1. Supervise the the the Security Guard Supervisor and communicate with him directly that especially first 2 duties above are implemented daily. Make sure that the supervising security officer and the two gates have copies at all times of the house rules which are at http://lasterrazas.weebly.com/house-rules.html .
2, The Village Manager communicate on a daily basis as to the Maintenance Committee Chairman as duties completed. Duties should include the Village Manager assigning the maintenance workers each day from a developed annual plan such as maintaining the Ma-a Gate every two weeks and maintaining the roads, and all common areas daily not just once a year.(Having a annual, monthly and daily plan makes life so effective and easy.) Keep the fence circumference clean of rubbish (this in itself will take three workers one month to do). Then at the end of the month when the rubbish is cleaned , do it again . Easy.)
We suggest you work with the Maintenance Committee securing our subdivision. Clear the rubbish surrounding the fence perimeter would be a start and a must instead of us do it every month telling you. GOT TO HAVE A PLAN!
These duties correspond with the duties of the Security and Maintenance Committees.
Lastly, clean the View Park.
We have enclosed a map for immediate concern. We told you about it, but nothing has been done. There is also a picture .
WE ARE AT RISK!
All the information you need is here. Let's stop the monthly grievances from home owners about bad security and lack of maintenance. Start a plan now and follow it. Otherwise, chaos will prevail. Life is simple if you've got a plan.
----------------------------------------------------------------------------------------------------------------------------------------------------------- Letter to July 4, 2011 Phillip Lewis, Maintenance Committee Chairman
Enclosed are your responsibilities as chairman of the Maintenance Committee in writing from the Deed Of Restrictions and By-Laws.From the Deed Of Restrictions 1. General Provision C2 .Except as may be herein otherwise specifically provided, the LTHAI shall maintain operate landscape and keep in good repair, as the case may be,
1. All portions of the Common Areas, Parks, Forests Reserve, Clubhouse and Recreation Center and improvements thereon, if any;
2. The entryway landscaping and entrance gate and guardhouse for the Subdivision,
3. The perimeter walls and/or fences serving the Subdivision;
4. All lighting facilities and equipment, if any, located within the Common Area;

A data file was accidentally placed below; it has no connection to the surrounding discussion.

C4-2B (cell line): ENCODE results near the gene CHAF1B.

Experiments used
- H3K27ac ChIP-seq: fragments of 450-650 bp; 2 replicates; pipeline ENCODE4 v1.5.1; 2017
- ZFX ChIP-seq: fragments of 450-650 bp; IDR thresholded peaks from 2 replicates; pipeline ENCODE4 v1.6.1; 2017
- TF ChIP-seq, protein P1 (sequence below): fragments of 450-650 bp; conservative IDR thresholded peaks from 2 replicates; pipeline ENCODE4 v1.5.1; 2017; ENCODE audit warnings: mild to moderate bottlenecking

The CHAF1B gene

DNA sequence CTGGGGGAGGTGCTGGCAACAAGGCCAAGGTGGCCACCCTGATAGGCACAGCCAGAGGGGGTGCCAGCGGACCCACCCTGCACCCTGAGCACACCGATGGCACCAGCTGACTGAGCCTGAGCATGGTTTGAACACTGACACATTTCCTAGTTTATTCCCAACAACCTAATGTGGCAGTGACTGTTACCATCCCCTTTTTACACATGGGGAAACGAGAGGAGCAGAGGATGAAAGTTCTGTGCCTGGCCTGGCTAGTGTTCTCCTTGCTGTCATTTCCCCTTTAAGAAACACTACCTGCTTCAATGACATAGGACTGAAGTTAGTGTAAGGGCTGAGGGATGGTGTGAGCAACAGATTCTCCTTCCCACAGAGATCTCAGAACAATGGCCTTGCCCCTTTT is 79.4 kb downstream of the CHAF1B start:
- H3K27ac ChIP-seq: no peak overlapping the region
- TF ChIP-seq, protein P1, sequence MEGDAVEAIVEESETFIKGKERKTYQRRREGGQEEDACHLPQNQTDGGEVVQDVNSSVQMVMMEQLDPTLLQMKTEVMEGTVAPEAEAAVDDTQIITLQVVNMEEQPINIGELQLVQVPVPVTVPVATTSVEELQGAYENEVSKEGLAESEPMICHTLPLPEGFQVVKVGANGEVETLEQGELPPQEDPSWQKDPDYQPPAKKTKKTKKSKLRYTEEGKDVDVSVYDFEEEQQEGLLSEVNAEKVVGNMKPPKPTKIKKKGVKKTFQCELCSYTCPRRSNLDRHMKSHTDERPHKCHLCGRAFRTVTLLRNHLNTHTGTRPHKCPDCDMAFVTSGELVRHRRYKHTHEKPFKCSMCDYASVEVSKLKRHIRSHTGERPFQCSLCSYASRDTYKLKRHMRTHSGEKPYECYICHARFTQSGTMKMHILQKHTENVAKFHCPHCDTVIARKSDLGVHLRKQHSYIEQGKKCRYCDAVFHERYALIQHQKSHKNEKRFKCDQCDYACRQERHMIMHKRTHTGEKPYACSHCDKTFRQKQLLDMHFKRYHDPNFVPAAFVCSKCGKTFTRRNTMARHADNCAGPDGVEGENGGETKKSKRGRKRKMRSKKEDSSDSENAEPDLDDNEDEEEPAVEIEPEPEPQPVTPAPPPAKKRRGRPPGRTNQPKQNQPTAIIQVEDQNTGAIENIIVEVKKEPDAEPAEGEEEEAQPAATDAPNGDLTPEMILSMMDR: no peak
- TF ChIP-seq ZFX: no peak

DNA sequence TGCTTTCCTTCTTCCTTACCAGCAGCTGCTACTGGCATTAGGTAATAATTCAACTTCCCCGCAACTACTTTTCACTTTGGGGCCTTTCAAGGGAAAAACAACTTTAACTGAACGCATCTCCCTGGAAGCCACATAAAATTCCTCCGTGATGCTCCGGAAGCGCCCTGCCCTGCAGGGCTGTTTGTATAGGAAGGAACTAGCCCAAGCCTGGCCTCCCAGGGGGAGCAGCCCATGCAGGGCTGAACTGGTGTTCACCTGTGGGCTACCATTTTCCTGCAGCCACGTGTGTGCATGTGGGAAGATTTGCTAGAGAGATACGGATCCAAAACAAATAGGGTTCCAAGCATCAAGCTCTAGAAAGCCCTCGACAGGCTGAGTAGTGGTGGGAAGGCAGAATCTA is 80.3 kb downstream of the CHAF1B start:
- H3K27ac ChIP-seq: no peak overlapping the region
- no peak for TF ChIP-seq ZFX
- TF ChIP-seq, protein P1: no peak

From the by-laws
a. Environment and Maintenance Committee. The Environment and Maintenance Committee shall take charge of planning, coordination and actually operating the facilities and utilities of the Association. It shall take charge of the upkeep and repair of village facilities and services such as the road networks, drainage system including the interceptor canals and area drains, perimeter fences, electrical distribution system, telephone system, sewage treatment facilities, garbage disposal area, landscaped parks and playground, entrance gates and guardhouses, clubhouse, sports and recreation center. It shall form and organize groups to maintain cleanliness and and beauty in the village. Additional groups shall be formed as the need arises.
With this information , we suggest your committee becomes functional . You should have monthly report for the Board Of Directors if something things are done.
There should be monthly inspections which is your committee's responsibility. Have a committee member or the village manager or somebody do their job delegating to them.
Immediate needs we see now. The View Park. This park and others are your responsibility to maintain not once a year or once every three years but daily as well as the perimeter of the entire subdivision.
You must have an annual plan broken into daily ones. Only way to be effective.
---------------------------------------------------------------------------------------------------------------------------------------------------------- Letter to sent to President July 4, 2011
One of president's duties: Article 6, Seciton IV of our by-laws:
c. Prepare, in consultation with the appropriate officers and committees, a yearly program of activities and submit an annual report of the operations of the Association to the members at the annual meeting, and to the Board of Directors such statements, reports, memorandum and accounts as may be requested by the latter; and Organize and supervise work groups among the members of the Association.
It's not too late to have program plan for this year which is half over. There has to be a plan of how much money to spend with a schedule of how to spend it. Without it, you have what you have now. Besides the finances, the plan should include a daily maintenance schedule plan. This is what successful profit-making businesses do. Why should we be an exception?